Retirement age where is the PLQ the old party of

Retirement age: where is the PLQ, “the old party of business” headed?

There are growing signs that the Quebec Liberal Party (PLQ) is confused.

The latest has slipped under the radar: the incredible 180-degree turn he’s made on the issue of retirement age.

The law requires that a public consultation on the Quebec Pension Plan (QPP), its status and future be held every six years in the parliamentary committee.

Important exercise: Our collective systems like the QPP are precious and, in order to serve us long, must be adapted to new realities (aging, scarcity, etc.).

This type of advice can make it possible to counterbalance the bad reflexes of our democracies, such as short-term thinking.

  • Listen to the provincial and federal political column with Antoine Robitaille and Philippe-Vincent Foisy, presenters at QUB Radio QUB radio :

the plough

The hearings began on February 8th. A detailed consultation document indicates that “raising the minimum age for eligibility for the QPP retirement pension could be a potential solution to inflation, longevity and yield risks. We would live from 60 to 62 years.

Immediately, QS and PQ defended the idea, filing motions asking the government to commit “not to move the retirement age.”

In a press conference this morning, Liberal leader Marc Tanguay spoke of a “hugely important” consultation. When asked “Will you vote with QS and PQ?” “, the interim boss is outraged: “That would put the cart before the horse,” because advice must come first. He accuses QS of having too many “certainties” in this matter, of being dogmatic.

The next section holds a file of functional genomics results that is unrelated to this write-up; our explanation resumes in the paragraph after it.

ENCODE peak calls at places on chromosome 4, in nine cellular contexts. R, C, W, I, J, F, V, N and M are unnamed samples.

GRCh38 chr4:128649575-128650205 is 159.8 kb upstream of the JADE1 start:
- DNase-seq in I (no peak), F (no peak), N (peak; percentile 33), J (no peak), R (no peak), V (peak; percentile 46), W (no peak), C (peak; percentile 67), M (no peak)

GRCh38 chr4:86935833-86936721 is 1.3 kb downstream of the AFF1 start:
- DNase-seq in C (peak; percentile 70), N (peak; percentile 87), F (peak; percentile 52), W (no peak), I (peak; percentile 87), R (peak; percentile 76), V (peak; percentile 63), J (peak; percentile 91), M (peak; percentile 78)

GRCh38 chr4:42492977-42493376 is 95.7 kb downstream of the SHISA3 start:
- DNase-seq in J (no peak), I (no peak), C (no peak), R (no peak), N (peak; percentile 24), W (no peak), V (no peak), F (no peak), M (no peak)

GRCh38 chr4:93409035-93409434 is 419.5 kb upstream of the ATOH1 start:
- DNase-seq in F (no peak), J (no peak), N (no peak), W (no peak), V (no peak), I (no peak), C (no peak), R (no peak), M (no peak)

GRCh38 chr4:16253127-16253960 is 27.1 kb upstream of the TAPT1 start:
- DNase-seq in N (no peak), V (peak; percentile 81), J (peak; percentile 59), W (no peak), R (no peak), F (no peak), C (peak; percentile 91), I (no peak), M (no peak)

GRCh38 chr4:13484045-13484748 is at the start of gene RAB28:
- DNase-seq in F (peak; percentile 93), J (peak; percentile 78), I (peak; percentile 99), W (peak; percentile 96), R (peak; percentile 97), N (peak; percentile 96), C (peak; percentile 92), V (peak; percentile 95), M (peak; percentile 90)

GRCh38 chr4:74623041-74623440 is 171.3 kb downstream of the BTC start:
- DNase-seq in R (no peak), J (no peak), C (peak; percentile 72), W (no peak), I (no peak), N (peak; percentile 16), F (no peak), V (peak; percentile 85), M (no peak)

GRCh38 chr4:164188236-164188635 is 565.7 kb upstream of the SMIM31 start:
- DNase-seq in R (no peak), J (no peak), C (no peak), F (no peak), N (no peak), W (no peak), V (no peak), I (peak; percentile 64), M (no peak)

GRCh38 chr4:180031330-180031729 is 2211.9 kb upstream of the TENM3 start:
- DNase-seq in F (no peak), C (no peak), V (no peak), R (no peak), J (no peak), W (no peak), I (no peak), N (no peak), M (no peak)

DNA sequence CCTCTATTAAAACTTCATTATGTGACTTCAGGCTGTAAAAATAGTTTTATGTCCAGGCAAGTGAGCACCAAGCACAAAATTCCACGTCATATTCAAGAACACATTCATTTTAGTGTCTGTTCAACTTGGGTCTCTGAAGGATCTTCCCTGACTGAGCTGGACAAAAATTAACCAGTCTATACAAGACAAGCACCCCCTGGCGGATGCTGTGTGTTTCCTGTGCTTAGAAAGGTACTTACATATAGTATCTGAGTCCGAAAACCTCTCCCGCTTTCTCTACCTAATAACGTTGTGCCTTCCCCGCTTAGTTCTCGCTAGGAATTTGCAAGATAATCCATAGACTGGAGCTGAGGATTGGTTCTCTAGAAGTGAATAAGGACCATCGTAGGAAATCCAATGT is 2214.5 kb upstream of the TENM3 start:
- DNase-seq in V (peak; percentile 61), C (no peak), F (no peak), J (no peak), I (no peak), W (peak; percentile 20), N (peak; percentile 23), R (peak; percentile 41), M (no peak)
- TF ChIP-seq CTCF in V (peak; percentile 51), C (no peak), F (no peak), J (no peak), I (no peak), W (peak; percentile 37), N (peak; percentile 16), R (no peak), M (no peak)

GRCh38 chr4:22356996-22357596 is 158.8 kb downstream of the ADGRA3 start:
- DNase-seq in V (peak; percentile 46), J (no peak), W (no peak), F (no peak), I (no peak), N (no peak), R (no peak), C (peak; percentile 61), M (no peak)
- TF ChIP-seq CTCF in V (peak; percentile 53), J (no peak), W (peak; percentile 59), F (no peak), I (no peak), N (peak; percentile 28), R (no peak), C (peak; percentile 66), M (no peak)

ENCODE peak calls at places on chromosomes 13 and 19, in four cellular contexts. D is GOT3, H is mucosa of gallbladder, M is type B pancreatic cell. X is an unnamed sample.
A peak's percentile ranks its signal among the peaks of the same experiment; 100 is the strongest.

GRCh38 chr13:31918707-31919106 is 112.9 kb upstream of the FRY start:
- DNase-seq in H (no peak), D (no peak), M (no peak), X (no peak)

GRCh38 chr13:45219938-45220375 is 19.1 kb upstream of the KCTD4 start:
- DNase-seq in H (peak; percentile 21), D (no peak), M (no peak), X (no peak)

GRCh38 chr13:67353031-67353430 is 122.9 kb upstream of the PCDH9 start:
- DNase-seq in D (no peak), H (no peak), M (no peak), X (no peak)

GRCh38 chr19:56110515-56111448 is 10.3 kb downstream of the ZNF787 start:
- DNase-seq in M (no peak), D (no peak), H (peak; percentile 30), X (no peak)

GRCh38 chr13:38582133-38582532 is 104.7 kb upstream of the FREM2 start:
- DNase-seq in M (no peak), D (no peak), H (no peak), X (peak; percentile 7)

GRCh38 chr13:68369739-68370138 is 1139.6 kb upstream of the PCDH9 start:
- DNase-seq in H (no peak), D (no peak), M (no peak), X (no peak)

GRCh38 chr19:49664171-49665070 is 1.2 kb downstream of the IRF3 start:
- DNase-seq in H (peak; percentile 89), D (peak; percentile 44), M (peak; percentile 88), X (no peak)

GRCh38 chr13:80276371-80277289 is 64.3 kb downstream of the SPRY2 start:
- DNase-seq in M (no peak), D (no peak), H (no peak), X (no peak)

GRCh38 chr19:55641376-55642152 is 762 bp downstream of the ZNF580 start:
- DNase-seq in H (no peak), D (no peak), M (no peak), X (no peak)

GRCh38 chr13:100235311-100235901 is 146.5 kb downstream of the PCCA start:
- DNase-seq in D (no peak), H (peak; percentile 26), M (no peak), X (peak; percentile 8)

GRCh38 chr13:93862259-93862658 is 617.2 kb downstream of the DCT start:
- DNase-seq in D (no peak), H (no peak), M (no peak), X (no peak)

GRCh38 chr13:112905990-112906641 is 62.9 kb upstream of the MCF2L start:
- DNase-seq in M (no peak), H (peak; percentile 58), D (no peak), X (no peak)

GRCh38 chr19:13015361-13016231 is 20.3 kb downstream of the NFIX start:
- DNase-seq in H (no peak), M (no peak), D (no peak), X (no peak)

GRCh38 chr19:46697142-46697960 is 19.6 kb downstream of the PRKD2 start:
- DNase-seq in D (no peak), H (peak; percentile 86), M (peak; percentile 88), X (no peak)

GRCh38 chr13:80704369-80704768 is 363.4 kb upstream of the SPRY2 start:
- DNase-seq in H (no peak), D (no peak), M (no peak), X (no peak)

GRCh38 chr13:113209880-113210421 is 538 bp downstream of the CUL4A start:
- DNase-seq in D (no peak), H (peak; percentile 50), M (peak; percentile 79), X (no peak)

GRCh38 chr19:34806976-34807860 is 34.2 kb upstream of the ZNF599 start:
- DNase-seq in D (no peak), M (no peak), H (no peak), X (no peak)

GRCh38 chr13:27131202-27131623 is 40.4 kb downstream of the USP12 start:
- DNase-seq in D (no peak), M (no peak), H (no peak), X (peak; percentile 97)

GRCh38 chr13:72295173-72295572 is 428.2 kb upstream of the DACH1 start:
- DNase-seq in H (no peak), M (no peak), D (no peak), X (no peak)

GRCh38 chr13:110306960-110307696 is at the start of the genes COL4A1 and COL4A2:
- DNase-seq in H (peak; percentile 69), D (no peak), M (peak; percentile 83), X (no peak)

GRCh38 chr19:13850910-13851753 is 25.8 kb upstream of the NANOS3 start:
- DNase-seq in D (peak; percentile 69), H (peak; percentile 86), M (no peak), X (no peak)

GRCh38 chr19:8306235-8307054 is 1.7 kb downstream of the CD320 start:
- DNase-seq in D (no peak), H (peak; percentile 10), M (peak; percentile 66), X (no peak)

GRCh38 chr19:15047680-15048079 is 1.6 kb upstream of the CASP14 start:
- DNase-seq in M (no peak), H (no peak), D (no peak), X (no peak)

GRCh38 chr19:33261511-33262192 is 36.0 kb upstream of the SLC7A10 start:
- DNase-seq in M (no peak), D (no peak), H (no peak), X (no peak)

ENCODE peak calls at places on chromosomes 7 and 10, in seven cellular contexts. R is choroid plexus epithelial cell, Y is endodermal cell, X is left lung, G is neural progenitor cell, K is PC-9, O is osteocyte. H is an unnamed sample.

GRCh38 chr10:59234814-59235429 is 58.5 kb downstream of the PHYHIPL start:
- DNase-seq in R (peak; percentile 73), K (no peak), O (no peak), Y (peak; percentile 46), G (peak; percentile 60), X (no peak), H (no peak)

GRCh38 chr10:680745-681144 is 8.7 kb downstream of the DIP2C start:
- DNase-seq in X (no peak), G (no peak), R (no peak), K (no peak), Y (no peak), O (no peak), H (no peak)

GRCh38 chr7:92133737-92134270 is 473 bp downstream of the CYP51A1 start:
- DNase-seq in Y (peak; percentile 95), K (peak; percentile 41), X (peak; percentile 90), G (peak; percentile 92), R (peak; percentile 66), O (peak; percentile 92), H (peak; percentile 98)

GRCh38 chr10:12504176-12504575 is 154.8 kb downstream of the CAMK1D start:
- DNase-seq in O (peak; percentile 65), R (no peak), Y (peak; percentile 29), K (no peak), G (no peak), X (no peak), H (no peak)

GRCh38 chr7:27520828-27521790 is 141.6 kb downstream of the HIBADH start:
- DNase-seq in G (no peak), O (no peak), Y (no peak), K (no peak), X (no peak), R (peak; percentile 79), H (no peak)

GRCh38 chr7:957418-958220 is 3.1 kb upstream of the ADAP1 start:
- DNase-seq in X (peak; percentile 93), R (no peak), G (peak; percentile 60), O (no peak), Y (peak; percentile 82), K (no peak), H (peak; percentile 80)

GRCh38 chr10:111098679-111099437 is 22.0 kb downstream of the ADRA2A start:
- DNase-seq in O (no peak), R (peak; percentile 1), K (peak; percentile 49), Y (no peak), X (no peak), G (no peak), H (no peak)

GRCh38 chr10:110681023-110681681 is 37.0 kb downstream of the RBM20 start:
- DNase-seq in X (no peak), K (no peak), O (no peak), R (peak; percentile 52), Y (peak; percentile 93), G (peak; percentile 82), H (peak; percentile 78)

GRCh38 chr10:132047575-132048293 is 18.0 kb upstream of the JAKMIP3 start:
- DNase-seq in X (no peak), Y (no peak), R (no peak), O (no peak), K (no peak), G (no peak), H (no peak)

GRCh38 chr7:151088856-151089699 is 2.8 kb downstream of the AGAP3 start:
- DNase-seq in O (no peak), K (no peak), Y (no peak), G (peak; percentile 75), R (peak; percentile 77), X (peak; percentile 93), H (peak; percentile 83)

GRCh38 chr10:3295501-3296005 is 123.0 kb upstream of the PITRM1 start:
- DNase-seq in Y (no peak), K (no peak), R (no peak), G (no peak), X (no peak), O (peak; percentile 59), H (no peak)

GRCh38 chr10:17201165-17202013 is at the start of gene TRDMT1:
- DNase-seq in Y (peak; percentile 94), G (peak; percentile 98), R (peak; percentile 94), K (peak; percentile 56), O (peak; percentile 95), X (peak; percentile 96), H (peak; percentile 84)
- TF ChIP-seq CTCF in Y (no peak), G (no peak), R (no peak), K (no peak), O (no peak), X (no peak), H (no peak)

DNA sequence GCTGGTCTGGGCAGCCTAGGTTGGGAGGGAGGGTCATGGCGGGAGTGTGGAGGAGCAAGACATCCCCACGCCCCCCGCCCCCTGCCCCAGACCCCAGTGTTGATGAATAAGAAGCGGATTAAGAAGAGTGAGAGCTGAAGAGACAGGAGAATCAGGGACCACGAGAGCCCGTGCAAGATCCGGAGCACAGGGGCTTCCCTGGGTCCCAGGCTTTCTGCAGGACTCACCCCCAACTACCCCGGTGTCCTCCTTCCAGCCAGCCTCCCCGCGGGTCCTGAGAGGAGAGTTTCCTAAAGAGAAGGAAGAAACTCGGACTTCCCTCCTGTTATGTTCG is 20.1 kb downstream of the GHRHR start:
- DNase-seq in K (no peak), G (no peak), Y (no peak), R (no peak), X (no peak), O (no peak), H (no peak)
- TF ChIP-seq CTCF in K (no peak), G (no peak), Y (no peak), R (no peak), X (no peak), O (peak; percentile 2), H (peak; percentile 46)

But a few hours later, the PLQ in the faction changes position. On February 14, in the plenary hall, Tanguay accused the government of only having thought of this option. He calls on the prime minister to “calm the workers, workers down”.

  • Listen to the provincial and federal political column with Antoine Robitaille and Philippe-Vincent Foisy, presenters at QUB Radio QUB radio :

“Our recommendation”

On Thursday, Treasury Secretary Eric Girard indicated that he will most likely give up — he will announce in the March 21 budget — to touch the eligibility age.

Liberal financial critic Frédéric Beauchemin tweeted: “The CAQ backed down and listened to our recommendation. “You have to have nerve, don’t you? Less than 20 days ago, the Liberals were open to the idea of ​​turning back time, saying a reflection was needed, chastising the parties who flatly opposed it. Then triple backflip. And some time later even “our recommendation”!

If the Liberals are in power, have they forgotten? – plead for rigor and responsibility. In 2016, Finance Minister Carlos Leitão claimed that the transition from 60 to 62 was “inevitable” in the short term: “A person who retires at 60, for example, can normally have 25 years of working life left. It’s not like 50 years ago. You have to adapt! »

At the time, organizations like the Federation of Chambers of Commerce and the Canadian Federation of Independent Business applauded. Today, I am told, they would have liked “the old party of business” to think a little before putting the cart before the horse.

Who is Gaston Miron